GNU is more than a collection of software


Mike Gerwitz

GNU is more than just a collection of software; it is an operating system:

Many hackers and activists within the free software community don’t understand this well, and it’s a shame to see attacks on GNU’s relevance (as measured by programs written by GNU on a given system) going unchallenged. Software for GNU was written by the GNU Project when a suitable free program was not available. It wouldn’t have made sense to write everything from scratch if free programs already solved the problem.

When we say GNU/Linux, we really are referring to the GNU operating system that just happens to be using Linux. It could be using the FreeBSD kernel (GNU/kFreeBSD). It could be using a Windows kernel with a Linux API (GNU/kWindows). It could be using the Hurd (GNU/Hurd). The disambiguation is important, but the end result is pretty much the same.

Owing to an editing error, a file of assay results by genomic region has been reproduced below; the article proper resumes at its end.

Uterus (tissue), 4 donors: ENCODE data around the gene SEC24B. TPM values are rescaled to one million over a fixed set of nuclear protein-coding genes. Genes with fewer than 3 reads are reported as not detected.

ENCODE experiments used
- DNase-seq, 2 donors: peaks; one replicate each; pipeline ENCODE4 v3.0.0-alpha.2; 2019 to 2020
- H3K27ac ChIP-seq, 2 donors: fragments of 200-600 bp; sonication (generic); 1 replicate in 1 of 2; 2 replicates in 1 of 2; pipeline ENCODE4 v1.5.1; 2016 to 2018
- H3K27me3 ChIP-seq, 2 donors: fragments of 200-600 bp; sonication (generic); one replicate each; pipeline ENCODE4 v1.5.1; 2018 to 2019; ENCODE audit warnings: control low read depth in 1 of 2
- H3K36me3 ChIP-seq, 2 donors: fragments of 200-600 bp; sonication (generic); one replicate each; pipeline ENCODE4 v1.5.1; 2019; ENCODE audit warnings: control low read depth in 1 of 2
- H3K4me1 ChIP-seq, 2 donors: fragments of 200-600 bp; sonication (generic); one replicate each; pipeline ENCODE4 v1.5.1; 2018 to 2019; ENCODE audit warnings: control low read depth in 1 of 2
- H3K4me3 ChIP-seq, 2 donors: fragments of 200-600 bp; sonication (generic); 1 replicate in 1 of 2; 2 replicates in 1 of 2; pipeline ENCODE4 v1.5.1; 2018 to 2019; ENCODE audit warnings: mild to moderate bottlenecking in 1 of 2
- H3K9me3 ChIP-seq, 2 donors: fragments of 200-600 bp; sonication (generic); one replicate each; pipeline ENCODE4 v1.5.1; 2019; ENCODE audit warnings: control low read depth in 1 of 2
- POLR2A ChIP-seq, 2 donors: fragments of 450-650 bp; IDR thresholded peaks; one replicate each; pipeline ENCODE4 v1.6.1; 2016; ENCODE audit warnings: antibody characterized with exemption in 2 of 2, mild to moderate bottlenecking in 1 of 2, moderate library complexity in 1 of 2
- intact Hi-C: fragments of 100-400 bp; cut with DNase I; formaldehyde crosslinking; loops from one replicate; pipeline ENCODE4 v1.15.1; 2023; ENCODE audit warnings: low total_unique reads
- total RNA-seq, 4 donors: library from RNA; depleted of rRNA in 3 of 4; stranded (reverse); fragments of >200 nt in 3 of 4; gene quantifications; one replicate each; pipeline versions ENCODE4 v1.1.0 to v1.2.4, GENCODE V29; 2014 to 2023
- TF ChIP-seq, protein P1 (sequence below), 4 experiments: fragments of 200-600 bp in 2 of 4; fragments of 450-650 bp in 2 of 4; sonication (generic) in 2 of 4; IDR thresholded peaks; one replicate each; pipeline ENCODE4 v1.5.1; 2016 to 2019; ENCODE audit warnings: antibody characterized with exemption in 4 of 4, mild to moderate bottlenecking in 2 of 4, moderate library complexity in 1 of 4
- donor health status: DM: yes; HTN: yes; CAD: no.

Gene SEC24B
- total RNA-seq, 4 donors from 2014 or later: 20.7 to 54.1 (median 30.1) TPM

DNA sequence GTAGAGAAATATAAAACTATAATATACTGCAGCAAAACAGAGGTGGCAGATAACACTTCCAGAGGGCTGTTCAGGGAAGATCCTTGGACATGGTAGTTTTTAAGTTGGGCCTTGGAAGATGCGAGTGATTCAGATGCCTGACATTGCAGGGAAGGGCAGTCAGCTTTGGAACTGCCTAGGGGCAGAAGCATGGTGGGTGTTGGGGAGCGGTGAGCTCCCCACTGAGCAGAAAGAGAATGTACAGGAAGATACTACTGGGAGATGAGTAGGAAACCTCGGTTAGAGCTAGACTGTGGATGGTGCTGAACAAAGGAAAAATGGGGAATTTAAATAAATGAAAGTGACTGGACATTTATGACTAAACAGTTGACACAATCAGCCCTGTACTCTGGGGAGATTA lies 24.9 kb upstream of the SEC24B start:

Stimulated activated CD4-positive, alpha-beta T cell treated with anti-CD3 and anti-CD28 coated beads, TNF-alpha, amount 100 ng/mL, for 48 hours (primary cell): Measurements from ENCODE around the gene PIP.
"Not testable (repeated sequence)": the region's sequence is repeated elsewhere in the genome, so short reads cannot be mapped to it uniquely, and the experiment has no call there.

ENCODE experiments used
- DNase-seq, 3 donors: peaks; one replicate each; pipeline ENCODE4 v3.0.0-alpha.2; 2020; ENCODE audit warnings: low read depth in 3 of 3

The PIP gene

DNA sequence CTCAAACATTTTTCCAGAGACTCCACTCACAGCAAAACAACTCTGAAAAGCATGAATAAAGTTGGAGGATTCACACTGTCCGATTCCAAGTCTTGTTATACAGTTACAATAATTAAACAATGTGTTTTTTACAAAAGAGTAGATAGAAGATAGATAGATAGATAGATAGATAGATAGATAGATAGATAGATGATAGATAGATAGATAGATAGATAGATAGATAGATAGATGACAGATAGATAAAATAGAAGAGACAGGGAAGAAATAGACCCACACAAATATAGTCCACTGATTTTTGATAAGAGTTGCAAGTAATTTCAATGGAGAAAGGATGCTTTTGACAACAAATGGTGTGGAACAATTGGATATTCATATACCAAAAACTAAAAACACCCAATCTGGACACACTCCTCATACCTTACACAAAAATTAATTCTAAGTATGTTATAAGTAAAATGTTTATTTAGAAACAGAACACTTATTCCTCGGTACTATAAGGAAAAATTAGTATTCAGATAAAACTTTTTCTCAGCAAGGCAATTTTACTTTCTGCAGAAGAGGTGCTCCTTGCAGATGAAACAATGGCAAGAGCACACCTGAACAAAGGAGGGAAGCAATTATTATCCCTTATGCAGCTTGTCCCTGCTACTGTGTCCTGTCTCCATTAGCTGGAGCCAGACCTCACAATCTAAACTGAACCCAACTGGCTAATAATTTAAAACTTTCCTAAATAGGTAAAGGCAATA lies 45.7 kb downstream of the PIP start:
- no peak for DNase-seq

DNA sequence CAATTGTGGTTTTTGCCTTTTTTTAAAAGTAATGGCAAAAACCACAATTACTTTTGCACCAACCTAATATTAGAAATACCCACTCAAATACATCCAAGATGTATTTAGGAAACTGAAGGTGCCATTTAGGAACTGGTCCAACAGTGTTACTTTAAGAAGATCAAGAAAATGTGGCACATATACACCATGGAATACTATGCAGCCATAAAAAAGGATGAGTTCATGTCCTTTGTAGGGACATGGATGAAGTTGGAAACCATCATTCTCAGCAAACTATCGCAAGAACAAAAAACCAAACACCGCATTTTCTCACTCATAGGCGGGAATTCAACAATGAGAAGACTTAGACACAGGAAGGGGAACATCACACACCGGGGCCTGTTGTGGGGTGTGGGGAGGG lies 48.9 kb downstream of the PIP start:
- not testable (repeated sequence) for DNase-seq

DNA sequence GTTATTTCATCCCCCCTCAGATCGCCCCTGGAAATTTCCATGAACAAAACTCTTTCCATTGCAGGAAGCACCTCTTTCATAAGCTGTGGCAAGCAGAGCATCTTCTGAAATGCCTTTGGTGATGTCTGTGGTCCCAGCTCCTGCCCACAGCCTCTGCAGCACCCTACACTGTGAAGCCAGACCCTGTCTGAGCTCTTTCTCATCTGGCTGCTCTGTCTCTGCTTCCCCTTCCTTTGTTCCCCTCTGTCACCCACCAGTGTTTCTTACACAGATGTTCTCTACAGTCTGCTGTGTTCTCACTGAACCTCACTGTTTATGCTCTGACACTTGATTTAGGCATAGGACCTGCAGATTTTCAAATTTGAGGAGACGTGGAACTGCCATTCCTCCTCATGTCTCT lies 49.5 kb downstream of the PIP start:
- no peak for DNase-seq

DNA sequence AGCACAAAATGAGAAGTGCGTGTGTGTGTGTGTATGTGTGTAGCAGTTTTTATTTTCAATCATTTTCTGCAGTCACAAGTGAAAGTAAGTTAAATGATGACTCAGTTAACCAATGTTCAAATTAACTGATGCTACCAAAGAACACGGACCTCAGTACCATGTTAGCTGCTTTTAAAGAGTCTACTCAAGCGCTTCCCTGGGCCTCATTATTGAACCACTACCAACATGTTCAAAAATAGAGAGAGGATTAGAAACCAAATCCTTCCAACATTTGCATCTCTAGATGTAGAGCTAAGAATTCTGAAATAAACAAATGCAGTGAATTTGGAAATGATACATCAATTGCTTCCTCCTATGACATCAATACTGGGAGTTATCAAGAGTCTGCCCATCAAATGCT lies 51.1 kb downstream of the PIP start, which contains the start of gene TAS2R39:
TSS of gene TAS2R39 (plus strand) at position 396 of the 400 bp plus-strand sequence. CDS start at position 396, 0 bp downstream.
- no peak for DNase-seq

There are many systems that use Linux that are not GNU. Android is not GNU, for example. We shouldn’t attempt to call those systems “GNU/Linux” blindly. (Also note how it’s called “Android”, not “Android/Linux”, or just “Linux”. Somehow GNU is controversial, though.)

So if you see someone challenging GNU’s relevance because GNU/Linux contains so much software that isn’t part of a GNU package, then please provide the above link, and kindly explain to them that their observation is correct, because GNU is an operating system, not a collection of programs.